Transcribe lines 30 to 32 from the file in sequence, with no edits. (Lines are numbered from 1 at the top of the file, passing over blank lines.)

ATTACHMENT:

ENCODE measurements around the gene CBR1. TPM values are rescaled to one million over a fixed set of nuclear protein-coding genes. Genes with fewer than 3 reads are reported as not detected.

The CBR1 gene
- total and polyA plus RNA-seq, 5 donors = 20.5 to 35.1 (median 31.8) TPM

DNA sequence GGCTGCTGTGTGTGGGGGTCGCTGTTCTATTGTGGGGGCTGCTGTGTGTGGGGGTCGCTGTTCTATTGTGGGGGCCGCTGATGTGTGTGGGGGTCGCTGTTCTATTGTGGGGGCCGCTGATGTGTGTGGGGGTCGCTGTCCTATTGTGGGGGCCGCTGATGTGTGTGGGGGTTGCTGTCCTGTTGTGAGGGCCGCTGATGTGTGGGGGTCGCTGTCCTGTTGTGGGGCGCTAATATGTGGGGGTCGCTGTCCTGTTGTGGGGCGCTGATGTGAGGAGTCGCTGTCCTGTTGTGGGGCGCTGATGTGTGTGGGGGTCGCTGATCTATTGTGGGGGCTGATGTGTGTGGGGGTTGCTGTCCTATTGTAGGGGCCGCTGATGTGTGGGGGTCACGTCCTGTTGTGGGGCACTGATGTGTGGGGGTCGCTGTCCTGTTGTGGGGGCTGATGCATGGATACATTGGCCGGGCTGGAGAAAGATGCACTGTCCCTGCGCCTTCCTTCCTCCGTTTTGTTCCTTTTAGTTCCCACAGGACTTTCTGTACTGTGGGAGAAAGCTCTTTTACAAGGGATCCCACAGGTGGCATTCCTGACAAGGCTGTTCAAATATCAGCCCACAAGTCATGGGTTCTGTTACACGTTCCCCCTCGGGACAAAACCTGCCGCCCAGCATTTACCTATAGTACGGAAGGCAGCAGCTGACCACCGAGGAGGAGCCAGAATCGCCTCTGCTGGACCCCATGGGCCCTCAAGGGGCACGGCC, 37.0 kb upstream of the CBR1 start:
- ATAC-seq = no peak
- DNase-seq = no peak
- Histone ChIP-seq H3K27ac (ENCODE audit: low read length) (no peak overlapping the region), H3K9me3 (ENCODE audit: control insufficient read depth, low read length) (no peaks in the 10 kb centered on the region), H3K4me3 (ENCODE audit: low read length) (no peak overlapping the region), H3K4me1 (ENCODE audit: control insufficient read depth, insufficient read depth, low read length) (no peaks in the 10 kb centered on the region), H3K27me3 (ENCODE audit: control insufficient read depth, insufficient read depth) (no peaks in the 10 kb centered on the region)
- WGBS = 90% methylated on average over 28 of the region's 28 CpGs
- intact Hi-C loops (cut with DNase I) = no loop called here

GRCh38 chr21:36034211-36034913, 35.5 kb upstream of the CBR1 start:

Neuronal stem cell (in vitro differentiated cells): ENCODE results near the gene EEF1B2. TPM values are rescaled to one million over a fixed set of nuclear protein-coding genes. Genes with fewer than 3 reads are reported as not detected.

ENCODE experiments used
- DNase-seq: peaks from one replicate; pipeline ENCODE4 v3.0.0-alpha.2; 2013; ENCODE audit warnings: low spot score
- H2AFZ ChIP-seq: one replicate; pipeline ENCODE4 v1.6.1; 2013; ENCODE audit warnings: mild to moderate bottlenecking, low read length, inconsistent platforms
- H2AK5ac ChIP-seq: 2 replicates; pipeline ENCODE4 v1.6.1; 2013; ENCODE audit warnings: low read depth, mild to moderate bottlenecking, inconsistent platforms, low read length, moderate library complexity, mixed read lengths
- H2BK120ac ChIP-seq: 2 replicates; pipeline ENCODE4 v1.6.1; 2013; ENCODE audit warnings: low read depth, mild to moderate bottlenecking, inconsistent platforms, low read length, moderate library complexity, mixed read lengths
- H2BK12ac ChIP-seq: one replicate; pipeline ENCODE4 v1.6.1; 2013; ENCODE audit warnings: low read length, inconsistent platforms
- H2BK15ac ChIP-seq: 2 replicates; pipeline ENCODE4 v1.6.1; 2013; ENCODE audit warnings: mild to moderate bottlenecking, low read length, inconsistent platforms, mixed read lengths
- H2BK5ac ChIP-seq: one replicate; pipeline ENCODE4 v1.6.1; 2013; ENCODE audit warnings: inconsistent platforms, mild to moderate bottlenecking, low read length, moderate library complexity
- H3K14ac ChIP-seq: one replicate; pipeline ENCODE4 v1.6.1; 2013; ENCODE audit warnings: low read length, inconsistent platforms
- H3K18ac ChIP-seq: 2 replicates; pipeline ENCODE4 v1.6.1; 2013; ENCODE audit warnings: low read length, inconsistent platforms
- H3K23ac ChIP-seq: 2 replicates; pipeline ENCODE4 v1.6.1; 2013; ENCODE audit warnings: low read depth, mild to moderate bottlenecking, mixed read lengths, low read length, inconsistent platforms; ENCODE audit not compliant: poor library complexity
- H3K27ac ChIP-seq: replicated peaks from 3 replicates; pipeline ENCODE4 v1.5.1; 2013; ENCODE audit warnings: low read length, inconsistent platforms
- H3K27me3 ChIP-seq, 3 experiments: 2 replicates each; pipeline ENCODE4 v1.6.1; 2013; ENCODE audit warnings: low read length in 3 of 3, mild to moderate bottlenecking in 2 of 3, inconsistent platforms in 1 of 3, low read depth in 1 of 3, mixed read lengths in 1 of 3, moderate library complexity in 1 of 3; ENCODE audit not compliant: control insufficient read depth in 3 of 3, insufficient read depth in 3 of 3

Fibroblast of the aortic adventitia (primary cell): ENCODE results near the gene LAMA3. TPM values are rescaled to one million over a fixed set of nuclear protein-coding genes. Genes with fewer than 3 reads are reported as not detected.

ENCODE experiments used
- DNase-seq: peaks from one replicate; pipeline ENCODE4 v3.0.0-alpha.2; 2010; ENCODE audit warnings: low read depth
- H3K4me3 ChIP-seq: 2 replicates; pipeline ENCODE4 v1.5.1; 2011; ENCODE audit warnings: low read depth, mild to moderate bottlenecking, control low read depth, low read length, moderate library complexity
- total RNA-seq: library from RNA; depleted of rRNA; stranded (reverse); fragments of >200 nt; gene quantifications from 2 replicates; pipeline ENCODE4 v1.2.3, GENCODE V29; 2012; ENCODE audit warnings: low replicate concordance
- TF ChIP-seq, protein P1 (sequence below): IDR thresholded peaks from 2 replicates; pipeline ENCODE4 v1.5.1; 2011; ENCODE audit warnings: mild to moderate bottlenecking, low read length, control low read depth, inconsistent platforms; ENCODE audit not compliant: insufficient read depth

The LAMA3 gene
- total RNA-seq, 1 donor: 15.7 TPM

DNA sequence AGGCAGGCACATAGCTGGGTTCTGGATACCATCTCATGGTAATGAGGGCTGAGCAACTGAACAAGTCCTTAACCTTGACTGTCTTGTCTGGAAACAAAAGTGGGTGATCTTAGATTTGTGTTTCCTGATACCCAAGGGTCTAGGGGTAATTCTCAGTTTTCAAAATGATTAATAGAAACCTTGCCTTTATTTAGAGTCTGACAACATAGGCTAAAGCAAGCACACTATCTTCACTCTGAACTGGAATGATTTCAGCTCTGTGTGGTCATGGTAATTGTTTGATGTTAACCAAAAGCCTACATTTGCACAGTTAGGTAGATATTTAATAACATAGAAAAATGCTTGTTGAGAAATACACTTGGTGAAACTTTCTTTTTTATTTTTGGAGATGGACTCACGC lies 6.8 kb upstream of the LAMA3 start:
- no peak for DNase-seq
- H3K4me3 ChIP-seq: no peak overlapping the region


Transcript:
- TF ChIP-seq, protein P1 (sequence below): IDR thresholded peaks from 2 replicates; pipeline ENCODE4 v1.5.1; 2011; ENCODE audit warnings: mild to moderate bottlenecking, low read length, control low read depth, inconsistent platforms; ENCODE audit not compliant: insufficient read depth

The LAMA3 gene
- total RNA-seq, 1 donor: 15.7 TPM